Arlene Kelsch was scanning her flooded backyard Sunday morning when she spotted two beady little black eyes staring back at her.
The woman from Missouri City, Texas, thought it was just a speck of dirt on a piece of wood, floating in the nearly 10 feet of water that poured into her fenced-in yard as Tropical Storm Harvey, downgraded from a hurricane, dumped historic levels of rainfall on the area.
"There was just enough movement so you could see the curvy eyeball and you knew something was different about it," Kelsch told CBS News.
She quickly realized it wasn't a log at all -- it was an alligator.
Missouri City is just a short distance outside of the Houston metro area, so many people were surprised by Kelsch's discovery. But it's nothing new for Kelsch.
"There's a lot of deer and wildlife around here," said Kelsch, who lives near Lake Olympia. "When springtime rolls around, you do see the occasional baby alligator in the neighborhood. We even have little alligator crossing signs."
But Kelsch had never seen an alligator quite this size before. She estimated the gator to be roughly 8 feet long.
"It was slightly creepy, but we knew we weren't going to open our doors," Kelsch said. "It looked at me as if it spotted me in the window."
Kelsch kept a close eye on the gator, checking her backyard every 30 minutes or so. When she took another peek outside her glass door around noon on Sunday, the gator was in the same spot.
When she turned to walk away, she spotted something else move out of the corner of her eye. It was a second gator, this one around 6 feet long, resting a few feet away from her patio.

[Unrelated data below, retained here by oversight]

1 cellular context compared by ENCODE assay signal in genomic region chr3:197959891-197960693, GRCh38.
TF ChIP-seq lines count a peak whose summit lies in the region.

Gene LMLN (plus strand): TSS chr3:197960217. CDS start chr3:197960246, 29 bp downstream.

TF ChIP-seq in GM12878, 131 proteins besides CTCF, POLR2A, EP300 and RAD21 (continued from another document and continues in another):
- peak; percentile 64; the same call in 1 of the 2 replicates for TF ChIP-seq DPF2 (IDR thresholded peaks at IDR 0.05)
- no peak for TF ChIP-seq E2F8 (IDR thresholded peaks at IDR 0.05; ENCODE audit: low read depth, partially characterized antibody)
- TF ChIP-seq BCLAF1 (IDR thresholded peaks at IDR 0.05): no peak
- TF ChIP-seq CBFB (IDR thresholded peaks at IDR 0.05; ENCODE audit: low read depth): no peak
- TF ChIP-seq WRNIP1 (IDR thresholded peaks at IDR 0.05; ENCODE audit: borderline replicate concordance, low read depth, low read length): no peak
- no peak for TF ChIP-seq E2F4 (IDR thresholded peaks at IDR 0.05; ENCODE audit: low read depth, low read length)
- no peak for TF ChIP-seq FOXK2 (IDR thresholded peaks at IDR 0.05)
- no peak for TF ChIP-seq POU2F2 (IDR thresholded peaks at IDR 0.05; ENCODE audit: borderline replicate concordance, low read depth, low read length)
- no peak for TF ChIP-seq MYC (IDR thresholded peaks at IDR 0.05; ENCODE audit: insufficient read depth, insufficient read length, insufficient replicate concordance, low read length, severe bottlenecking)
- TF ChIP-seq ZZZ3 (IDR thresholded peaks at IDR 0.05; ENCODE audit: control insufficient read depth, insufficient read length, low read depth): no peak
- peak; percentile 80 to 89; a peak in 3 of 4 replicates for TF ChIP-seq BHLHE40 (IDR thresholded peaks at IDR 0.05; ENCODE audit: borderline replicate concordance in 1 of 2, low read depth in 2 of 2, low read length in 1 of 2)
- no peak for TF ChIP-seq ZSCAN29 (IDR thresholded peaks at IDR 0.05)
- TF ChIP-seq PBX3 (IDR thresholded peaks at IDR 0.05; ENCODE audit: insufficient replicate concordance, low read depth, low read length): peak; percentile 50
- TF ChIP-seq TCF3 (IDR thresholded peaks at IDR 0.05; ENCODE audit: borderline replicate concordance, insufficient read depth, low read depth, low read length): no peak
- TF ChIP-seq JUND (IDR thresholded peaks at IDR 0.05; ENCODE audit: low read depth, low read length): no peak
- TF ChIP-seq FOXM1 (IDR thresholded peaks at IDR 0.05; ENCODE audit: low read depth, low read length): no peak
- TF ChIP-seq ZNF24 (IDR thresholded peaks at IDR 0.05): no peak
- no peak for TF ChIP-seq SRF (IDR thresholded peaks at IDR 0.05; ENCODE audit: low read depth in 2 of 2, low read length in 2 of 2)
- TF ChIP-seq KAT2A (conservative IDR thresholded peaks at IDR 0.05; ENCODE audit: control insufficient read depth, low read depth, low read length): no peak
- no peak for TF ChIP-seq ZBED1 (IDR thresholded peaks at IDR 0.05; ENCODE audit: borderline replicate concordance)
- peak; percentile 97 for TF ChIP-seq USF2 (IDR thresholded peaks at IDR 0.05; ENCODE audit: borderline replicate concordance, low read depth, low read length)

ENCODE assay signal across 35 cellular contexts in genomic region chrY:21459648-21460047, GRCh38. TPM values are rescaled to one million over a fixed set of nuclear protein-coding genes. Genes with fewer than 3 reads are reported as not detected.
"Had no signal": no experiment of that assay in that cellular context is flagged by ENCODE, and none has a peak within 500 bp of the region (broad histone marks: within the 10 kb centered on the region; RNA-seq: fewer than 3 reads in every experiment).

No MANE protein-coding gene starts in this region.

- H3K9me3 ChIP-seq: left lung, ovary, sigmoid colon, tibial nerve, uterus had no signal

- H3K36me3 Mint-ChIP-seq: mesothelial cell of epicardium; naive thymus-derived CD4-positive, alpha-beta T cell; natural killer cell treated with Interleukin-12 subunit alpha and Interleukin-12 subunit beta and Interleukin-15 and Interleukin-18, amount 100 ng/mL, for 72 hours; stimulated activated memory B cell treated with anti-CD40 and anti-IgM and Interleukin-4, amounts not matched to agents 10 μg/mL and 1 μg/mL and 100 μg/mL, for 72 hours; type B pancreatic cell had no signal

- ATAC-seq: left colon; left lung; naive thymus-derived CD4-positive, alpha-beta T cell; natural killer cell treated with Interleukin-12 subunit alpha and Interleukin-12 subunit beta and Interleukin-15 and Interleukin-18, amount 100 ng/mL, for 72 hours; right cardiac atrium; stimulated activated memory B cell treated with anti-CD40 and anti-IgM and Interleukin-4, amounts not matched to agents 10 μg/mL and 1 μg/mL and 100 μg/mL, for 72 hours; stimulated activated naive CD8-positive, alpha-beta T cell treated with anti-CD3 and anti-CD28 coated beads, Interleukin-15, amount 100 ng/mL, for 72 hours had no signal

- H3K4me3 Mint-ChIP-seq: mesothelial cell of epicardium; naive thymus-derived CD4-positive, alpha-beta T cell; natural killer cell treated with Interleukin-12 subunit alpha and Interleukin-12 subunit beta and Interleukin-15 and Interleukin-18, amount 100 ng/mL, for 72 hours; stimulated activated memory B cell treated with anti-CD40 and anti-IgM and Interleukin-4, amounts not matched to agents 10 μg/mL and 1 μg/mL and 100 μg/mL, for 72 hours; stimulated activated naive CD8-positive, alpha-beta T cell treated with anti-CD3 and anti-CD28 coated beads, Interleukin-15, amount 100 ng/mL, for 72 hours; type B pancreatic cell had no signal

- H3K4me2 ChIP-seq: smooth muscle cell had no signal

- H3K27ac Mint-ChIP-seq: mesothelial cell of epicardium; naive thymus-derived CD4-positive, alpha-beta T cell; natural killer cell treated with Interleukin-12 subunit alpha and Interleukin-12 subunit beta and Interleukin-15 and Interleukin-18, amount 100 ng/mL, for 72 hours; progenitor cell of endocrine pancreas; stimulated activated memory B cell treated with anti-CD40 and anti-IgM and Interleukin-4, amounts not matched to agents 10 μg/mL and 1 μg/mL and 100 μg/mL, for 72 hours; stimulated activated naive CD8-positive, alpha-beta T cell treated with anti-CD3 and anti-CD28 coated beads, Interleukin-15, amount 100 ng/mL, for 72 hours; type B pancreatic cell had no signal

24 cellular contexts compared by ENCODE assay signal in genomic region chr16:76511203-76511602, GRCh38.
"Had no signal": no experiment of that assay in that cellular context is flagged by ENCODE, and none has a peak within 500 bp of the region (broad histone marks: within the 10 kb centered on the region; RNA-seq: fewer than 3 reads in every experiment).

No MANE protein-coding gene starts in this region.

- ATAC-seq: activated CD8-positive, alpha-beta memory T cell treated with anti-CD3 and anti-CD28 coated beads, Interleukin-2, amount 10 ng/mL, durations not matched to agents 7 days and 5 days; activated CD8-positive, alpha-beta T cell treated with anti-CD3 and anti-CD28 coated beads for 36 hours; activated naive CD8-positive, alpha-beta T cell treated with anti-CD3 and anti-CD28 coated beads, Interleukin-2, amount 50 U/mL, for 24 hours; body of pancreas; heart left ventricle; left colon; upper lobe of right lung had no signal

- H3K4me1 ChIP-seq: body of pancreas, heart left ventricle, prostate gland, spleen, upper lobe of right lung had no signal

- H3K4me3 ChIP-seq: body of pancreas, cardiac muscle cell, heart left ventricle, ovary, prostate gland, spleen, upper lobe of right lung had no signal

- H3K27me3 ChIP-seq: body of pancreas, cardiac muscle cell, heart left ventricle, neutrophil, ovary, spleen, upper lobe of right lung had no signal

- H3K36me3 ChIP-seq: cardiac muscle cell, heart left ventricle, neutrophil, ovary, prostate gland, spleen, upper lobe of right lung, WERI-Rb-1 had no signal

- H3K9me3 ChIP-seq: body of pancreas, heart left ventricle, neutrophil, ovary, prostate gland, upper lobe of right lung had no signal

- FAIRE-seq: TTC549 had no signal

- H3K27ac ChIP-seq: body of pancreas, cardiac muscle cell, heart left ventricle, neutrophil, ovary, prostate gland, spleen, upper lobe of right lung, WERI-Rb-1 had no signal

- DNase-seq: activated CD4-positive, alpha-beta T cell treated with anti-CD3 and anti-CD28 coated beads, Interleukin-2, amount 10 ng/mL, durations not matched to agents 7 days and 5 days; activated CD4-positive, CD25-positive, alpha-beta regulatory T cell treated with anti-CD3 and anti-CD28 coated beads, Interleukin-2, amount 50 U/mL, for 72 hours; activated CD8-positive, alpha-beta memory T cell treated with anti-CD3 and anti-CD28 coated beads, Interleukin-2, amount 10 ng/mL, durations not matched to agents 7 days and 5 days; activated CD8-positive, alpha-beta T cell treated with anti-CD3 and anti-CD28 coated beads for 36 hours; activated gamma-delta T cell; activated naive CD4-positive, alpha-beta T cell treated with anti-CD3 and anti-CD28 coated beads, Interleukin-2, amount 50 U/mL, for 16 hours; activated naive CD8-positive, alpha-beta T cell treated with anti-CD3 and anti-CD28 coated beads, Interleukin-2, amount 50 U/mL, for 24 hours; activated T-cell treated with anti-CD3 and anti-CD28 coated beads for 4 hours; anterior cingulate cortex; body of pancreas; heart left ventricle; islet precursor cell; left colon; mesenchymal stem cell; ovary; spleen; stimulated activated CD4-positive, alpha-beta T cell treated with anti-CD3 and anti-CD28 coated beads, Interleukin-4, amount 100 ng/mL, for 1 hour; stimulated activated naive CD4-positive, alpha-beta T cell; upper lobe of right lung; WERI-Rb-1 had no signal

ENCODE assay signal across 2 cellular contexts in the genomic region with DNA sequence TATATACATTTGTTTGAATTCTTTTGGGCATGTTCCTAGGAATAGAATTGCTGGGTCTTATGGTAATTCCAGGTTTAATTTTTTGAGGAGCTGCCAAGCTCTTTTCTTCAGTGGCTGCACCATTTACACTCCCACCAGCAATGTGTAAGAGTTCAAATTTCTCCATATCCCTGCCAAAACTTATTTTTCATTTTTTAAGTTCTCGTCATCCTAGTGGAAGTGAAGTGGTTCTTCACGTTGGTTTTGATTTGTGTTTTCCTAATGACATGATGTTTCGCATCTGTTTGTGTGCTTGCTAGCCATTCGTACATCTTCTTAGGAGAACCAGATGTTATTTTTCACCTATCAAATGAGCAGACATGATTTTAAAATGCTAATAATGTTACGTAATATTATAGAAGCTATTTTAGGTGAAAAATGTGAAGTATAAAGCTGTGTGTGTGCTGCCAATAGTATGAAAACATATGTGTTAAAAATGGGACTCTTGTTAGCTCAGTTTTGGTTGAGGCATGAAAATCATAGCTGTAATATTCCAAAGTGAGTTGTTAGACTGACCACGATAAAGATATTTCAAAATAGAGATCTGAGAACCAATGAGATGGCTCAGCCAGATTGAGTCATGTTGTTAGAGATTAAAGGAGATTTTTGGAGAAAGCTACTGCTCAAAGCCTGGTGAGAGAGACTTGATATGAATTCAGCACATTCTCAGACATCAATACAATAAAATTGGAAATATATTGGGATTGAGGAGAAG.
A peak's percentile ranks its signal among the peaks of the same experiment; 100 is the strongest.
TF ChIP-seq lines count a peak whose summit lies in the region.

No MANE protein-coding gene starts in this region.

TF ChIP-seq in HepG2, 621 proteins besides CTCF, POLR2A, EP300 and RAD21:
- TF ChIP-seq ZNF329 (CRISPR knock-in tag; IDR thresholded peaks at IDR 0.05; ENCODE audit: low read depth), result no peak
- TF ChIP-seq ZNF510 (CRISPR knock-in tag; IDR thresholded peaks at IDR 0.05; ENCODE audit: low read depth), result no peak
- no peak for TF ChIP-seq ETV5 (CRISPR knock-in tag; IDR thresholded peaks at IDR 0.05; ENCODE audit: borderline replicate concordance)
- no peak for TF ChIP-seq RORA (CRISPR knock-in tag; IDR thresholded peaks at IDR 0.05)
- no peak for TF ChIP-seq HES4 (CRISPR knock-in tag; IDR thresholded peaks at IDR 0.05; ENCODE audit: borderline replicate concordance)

"It's a good reminder that people shouldn't just play around in the water, which sometimes they do," Kelsch said.
Texas officials warned residents to be on the lookout for alligators and other displaced wildlife due to the storm.
"Gators and flooding advice via @txgatorsquad: Expect them to be displaced," the Fort Bend County Sheriff's Office tweeted on Thursday. "Simply looking for higher ground. Leave alone until water recedes."
Heeding officials' advice, Keslch said she'll wait to report the gators until the water in her backyard drains.
"When water starts to go down they may stay in our backyard," she said.
Monday afternoon, Kelsch left her house due to a mandatory evacuation in the area. Last time she checked, the gators were nowhere in sight.
There's always a chance they could return. And if that's the case, Kelsch said she'll be ready.
"I have a turkey burger in the fridge I'm prepared to throw to lead them back out to the lake," Kelsch joked. "I'm prepared to give that up."
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